We have often written that generalisations are dangerous, and against a background where some analysts are talking about there being black and grey skies ahead for a number of airlines, it is important to keep a sense of perspective. If this outlook was entirely unexpected, it would be a concern. However, managements at those airlines dependent on the progress of the northern and western hemisphere economies are already talking about the crisis at hand. Furthermore, it is not as if they have not seen most of it before and do not know how to react.
Since last month's column, we have seen marked gyrations in the world's stock markets, and although falls have been in the order of 10% since the end of July, the perception is that they have been far greater. Stock markets are considered to be forward-looking, but while the fear that results from uncertainty has been in the ascendancy, there will come a point where shares again appear cheap and a turning point will have been reached.
The key question is whether the affected economies will ratchet down again for a "double dip" and contract from where they are, or, whether (as is more likely) that there will be another round of economic stimulation.
Such actions will, as they did before, in effect buy time for some of the fundamental issues to be addressed. In this respect, the USA has already announced a package worth some $450 billion and the go-ahead for another package in the UK has been signalled, and where these countries have led, others will mostly follow. However, for some countries in the eurozone, there will be real challenges and issues that still have to be solved. Against a background where the accepted wisdom is that what happens in the cargo market is replicated in the passenger market, the latest data from IATA for July shows a decline of 0.4% in cargo. At a regional level, AAPA report a 4% fall in FTKs for July and a 3.4% decline for the year to date. The AEA (where the latest data is for May) reported a decline of 0.6%, while at an individual airline level, we have seen a wide range of experiences.
In Europe, IAG and Lufthansa FTKs were down by some 2% and at Air France by 0.2% in August. In the case of some of the US airlines where significant decreases were reported (American -9.2% and United-Continental -17.2%), the impact of Hurricane Irene was evident.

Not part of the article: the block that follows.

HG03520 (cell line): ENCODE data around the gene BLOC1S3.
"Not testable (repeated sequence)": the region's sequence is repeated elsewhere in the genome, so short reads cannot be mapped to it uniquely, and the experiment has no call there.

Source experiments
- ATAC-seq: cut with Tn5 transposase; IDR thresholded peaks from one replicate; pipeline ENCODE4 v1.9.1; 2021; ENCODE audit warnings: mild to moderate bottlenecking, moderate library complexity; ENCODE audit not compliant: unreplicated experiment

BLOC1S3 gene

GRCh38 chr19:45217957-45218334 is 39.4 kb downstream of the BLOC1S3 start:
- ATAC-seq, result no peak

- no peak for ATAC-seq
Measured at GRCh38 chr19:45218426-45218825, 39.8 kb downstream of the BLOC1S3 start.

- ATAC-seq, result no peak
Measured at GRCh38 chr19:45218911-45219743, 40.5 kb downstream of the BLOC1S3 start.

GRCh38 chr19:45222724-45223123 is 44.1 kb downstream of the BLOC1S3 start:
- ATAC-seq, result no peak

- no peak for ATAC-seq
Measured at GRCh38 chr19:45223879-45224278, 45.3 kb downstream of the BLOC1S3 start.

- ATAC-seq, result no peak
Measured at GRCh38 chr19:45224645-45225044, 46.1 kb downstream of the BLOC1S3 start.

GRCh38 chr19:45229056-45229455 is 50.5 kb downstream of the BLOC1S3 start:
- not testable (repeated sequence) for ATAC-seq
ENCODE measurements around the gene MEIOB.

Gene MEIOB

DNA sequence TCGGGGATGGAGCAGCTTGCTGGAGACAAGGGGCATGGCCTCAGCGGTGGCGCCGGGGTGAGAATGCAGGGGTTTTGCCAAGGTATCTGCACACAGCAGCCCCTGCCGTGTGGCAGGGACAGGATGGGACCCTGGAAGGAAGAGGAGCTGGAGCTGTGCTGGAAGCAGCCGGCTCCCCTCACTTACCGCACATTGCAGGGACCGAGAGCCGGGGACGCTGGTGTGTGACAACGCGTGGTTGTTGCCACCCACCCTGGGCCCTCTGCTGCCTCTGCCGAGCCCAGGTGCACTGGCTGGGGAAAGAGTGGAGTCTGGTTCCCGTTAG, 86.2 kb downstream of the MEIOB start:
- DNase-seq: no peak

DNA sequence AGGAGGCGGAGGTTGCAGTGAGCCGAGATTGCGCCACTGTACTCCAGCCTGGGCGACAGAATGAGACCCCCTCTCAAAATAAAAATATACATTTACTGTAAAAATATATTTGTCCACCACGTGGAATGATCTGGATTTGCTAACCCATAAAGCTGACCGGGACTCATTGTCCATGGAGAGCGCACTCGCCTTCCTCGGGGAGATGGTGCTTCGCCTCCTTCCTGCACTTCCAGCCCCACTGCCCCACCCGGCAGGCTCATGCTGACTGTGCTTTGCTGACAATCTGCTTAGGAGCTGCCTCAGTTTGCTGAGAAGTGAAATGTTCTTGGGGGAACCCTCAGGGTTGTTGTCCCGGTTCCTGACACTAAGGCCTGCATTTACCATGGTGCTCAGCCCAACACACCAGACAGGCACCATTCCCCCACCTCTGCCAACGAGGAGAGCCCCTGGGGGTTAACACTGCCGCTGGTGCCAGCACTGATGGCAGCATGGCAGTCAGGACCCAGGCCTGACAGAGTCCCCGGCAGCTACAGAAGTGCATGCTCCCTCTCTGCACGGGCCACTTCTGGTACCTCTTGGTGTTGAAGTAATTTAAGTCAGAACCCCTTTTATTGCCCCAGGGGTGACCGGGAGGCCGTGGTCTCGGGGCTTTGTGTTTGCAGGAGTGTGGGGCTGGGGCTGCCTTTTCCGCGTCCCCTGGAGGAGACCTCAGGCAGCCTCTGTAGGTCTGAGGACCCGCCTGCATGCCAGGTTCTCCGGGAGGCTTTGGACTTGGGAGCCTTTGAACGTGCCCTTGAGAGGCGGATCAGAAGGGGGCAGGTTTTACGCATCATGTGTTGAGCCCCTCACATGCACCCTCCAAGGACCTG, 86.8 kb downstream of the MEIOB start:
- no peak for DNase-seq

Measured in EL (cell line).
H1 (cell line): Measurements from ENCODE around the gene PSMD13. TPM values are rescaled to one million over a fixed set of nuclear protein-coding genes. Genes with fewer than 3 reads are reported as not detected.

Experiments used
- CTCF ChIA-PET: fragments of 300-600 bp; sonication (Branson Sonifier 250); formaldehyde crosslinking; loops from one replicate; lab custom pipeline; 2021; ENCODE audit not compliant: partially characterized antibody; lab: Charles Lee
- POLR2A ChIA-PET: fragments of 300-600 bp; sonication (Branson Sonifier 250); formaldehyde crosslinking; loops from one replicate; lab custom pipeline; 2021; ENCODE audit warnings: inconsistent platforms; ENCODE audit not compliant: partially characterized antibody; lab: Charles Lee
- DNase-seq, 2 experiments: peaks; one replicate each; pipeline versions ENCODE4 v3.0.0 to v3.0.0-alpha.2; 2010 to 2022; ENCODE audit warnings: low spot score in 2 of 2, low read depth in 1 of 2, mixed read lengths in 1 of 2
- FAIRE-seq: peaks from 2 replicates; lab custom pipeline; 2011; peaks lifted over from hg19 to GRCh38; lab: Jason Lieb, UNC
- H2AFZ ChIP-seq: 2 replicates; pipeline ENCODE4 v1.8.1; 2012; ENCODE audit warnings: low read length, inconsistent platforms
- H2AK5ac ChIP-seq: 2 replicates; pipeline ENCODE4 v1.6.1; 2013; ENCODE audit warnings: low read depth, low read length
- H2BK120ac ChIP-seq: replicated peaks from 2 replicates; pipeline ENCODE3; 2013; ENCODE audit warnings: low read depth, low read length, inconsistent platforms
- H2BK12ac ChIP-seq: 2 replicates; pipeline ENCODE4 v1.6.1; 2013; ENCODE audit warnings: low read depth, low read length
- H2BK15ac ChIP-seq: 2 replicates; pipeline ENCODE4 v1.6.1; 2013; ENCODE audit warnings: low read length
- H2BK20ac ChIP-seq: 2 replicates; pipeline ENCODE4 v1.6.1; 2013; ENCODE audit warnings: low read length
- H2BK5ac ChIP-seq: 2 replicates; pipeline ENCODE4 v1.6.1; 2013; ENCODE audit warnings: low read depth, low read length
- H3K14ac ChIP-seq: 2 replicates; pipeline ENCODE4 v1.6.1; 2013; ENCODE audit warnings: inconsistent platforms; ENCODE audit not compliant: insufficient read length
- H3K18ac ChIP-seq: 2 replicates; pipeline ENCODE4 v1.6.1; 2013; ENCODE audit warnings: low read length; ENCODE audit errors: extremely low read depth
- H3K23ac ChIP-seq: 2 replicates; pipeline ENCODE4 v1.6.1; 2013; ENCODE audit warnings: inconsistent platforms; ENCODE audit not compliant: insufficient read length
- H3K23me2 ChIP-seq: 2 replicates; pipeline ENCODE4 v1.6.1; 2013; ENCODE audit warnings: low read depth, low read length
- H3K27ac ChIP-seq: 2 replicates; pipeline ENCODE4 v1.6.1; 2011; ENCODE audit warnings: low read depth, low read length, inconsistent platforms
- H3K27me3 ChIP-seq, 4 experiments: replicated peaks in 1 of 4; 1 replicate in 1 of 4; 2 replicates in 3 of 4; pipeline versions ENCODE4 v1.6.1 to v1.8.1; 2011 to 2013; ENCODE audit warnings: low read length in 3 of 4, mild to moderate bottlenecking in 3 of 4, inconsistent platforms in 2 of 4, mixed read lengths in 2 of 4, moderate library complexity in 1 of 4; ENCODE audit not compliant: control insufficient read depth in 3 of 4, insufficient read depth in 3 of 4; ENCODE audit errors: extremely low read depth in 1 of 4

The latest passenger data shows traffic at an industry level up by some 6% in July year-over-year and a similar amount for the year to date. If cargo continues to be the leading indicator for what happens in the passenger segment, then the inevitable conclusion is for at least slower passenger growth in some markets.
But here, generalisations are particularly dangerous. There are few concerns over the economic outlook in much of Asia and South America (Asia has the added benefit of a decline in the impact of inflation, which has been a real issue for the past 18 months or so) and there is also the consequence of the forecast 6% increase in capacity for 2012. Of course, it will depend on where the capacity is deployed, but as ever, there is the potential for self-inflicted financial damage.
For some airlines, the outlook is undoubtedly for darker skies than in 2010; however, this is hardly unexpected. Responses by airline managements to difficult times are well practiced, and if the economic outlook in the struggling economies becomes more difficult and is not offset by further economic stimulus, then there is the potential for the oil price to fall. This would be helpful, but it is unlikely to make up for the reduction in revenue that would result.
However, care needs to be taken that those in the northern and western hemisphere economies do not talk themselves into the second leg of a downturn. At the moment, what is being forecast is a slower recovery, and in this respect 2011 still looks to be a turning point. At the risk of being boring, it is important to highlight the need to ensure that capacity matches fundamental demand. The chief executive of a major European airline described the situation well when he said at the recent UBS conference, "capacity is the key in this industry, and it has not been as disciplined as it should have been". Here we wait to see what might happen.